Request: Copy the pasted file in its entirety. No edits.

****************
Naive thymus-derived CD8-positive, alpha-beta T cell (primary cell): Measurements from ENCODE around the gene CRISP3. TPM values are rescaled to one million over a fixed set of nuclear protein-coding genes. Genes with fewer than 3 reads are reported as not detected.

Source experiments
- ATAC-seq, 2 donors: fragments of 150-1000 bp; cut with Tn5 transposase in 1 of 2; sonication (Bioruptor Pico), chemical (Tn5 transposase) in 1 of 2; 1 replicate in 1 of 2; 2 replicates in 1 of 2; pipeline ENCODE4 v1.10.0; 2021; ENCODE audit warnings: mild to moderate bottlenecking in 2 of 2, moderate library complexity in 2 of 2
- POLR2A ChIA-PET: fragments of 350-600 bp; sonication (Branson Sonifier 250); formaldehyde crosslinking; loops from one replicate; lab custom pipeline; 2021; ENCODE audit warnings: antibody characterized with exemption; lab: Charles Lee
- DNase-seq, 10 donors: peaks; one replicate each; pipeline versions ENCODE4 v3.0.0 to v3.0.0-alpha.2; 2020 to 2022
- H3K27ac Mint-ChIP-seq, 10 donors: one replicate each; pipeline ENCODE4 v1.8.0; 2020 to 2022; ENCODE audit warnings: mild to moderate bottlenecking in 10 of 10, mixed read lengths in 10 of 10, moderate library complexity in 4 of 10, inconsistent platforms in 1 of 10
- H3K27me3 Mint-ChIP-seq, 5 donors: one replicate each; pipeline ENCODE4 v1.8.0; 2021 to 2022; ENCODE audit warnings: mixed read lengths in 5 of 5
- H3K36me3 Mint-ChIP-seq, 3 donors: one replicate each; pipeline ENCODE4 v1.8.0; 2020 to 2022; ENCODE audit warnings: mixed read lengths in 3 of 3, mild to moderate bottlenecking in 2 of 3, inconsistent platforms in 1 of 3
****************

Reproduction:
Naive thymus-derived CD8-positive, alpha-beta T cell (primary cell): Measurements from ENCODE around the gene CRISP3. TPM values are rescaled to one million over a fixed set of nuclear protein-coding genes. Genes with fewer than 3 reads are reported as not detected.

Source experiments
- ATAC-seq, 2 donors: fragments of 150-1000 bp; cut with Tn5 transposase in 1 of 2; sonication (Bioruptor Pico), chemical (Tn5 transposase) in 1 of 2; 1 replicate in 1 of 2; 2 replicates in 1 of 2; pipeline ENCODE4 v1.10.0; 2021; ENCODE audit warnings: mild to moderate bottlenecking in 2 of 2, moderate library complexity in 2 of 2
- POLR2A ChIA-PET: fragments of 350-600 bp; sonication (Branson Sonifier 250); formaldehyde crosslinking; loops from one replicate; lab custom pipeline; 2021; ENCODE audit warnings: antibody characterized with exemption; lab: Charles Lee
- DNase-seq, 10 donors: peaks; one replicate each; pipeline versions ENCODE4 v3.0.0 to v3.0.0-alpha.2; 2020 to 2022
- H3K27ac Mint-ChIP-seq, 10 donors: one replicate each; pipeline ENCODE4 v1.8.0; 2020 to 2022; ENCODE audit warnings: mild to moderate bottlenecking in 10 of 10, mixed read lengths in 10 of 10, moderate library complexity in 4 of 10, inconsistent platforms in 1 of 10
- H3K27me3 Mint-ChIP-seq, 5 donors: one replicate each; pipeline ENCODE4 v1.8.0; 2021 to 2022; ENCODE audit warnings: mixed read lengths in 5 of 5
- H3K36me3 Mint-ChIP-seq, 3 donors: one replicate each; pipeline ENCODE4 v1.8.0; 2020 to 2022; ENCODE audit warnings: mixed read lengths in 3 of 3, mild to moderate bottlenecking in 2 of 3, inconsistent platforms in 1 of 3